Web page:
Edward Rosenfeld -- Chairman and Chief Executive Officer

Yes, January was the strongest month, up double digits, February was the weakest, and then March, a little bit better than February but not as strong as January.

Werlson Hwang -- Macquarie. -- Analyst

Okay. Thanks. And one last question as a follow-up to Camilo's question on gross margin. Maybe we -- can you give us some color on the SG&A? What drove the 100 bps increase in SG&A margin this quarter? And given the Payless is going to be a hit in the second half, how should we think about first half versus second half for SG&A?

Edward Rosenfeld -- Chairman and Chief Executive Officer

Sure. Yes, if think about where we got deleverage in Q1, I'd really call out 3 areas. One is warehousing, where we're seeing some pressure due to wage pressure as well as the mix of business. The businesses that are growing faster have higher warehousing expenses than the businesses that are growing slower. And that's something that's an -- a line item where we will see pressure throughout the year. The second is advertising. We've stepped up our investment in advertising, particularly on the digital side, and again, you'll see that throughout the year.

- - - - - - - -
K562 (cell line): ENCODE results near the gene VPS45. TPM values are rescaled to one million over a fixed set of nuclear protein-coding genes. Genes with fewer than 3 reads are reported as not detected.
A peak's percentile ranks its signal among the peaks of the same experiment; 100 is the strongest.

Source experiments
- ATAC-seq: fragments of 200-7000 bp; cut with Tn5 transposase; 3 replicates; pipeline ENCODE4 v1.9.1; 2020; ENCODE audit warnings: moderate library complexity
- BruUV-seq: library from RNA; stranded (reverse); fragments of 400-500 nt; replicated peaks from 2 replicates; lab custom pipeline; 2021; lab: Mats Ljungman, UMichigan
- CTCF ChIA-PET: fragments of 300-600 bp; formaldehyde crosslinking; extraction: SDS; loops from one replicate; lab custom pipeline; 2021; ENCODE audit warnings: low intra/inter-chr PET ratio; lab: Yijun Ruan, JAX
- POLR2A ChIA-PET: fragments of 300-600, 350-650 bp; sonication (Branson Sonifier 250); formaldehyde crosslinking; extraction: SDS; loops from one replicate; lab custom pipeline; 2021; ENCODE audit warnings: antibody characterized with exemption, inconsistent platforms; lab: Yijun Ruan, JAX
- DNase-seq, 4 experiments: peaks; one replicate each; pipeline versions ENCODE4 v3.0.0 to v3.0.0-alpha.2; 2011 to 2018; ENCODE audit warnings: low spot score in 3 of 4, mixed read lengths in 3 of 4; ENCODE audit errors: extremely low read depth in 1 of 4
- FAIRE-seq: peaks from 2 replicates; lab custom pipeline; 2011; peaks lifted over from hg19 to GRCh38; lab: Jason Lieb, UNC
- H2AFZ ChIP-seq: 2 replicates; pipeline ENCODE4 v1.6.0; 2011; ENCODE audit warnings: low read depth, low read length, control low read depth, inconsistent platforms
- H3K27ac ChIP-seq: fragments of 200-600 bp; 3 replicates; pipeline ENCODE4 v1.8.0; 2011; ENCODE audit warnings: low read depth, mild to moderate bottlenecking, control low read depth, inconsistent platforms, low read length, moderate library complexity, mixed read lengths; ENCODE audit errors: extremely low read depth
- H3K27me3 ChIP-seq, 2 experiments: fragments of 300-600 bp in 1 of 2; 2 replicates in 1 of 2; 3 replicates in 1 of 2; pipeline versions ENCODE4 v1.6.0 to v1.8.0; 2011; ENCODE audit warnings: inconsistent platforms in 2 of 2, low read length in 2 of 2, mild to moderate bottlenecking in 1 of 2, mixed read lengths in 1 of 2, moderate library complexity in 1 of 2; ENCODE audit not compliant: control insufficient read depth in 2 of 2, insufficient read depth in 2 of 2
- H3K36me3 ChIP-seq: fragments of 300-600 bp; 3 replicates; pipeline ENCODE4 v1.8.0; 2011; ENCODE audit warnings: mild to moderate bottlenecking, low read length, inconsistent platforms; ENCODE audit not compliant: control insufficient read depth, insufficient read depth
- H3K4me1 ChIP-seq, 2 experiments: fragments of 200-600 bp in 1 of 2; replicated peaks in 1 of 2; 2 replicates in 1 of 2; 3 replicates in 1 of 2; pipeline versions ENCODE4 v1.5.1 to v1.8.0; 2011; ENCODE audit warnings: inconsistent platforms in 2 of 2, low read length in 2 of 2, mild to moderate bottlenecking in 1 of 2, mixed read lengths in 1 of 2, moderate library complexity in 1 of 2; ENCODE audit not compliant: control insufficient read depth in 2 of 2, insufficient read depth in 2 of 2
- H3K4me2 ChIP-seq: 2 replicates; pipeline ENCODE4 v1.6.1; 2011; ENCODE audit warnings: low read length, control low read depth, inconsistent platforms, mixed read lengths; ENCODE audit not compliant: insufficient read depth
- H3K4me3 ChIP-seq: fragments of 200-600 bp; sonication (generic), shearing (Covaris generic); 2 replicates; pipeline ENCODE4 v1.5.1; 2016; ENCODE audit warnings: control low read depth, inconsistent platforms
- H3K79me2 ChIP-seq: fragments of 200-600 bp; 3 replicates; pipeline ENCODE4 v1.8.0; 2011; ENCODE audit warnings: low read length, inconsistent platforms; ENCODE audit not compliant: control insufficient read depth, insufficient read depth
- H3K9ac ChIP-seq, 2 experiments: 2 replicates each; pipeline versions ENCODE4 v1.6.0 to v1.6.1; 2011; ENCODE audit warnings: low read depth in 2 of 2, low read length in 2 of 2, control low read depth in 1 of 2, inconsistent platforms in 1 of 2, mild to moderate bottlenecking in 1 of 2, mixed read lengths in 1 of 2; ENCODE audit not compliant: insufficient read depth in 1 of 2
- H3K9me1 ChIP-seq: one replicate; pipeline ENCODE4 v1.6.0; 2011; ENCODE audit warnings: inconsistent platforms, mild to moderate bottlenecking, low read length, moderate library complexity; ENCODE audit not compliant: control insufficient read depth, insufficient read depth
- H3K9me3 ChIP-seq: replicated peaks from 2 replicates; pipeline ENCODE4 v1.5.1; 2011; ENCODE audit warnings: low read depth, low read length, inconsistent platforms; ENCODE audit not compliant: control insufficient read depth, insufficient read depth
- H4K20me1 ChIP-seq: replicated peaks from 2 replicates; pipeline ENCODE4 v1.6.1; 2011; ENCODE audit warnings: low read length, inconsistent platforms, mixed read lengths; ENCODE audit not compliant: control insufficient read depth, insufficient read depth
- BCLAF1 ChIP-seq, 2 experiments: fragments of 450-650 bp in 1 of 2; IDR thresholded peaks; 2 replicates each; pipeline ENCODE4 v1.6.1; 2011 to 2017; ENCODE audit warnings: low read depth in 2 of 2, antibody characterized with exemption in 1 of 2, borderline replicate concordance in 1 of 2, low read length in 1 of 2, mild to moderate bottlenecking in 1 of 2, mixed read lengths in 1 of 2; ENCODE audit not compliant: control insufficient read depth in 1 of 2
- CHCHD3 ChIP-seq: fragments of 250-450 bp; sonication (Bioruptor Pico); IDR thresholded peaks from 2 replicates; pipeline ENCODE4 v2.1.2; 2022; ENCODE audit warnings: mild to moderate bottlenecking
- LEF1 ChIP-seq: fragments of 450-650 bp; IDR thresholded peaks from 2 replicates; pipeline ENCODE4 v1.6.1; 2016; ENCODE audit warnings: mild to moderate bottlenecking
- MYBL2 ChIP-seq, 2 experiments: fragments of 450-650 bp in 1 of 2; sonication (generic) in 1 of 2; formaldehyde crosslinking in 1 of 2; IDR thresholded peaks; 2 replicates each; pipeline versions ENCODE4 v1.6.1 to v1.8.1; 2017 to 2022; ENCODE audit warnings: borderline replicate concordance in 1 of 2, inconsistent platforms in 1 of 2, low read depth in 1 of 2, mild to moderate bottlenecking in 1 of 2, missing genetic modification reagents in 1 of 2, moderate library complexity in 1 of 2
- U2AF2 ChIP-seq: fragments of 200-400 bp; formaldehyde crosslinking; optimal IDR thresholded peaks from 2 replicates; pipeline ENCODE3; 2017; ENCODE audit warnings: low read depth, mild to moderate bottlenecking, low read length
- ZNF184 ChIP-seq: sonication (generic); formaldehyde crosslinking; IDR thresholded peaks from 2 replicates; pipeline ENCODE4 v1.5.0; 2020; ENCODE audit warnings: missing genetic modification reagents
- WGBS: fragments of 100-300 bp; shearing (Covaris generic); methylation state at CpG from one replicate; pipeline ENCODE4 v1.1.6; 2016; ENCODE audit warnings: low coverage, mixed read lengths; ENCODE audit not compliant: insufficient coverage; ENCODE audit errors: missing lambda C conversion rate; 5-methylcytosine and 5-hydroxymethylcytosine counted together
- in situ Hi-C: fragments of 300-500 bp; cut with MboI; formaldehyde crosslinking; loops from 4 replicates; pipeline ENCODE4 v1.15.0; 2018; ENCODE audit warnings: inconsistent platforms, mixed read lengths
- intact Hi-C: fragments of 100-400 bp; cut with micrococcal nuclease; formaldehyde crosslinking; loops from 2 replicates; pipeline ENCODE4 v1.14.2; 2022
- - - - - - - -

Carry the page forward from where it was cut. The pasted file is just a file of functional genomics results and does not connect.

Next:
But the other thing that hit us in Q1 was an increase in legal, and that's really just timing. That's not a line item that should be up for the full year. So if you think about the full year, I do think that you'll see a little bit of SG&A deleverage for the full year but certainly, much less than you saw in Q1. And so I guess improvement in 2, 3 and 4 compared to what you saw in Q1.

Werlson Hwang -- Macquarie. -- Analyst

Okay great. Thank you.

Edward Rosenfeld -- Chairman and Chief Executive Officer

Thank you.

Operator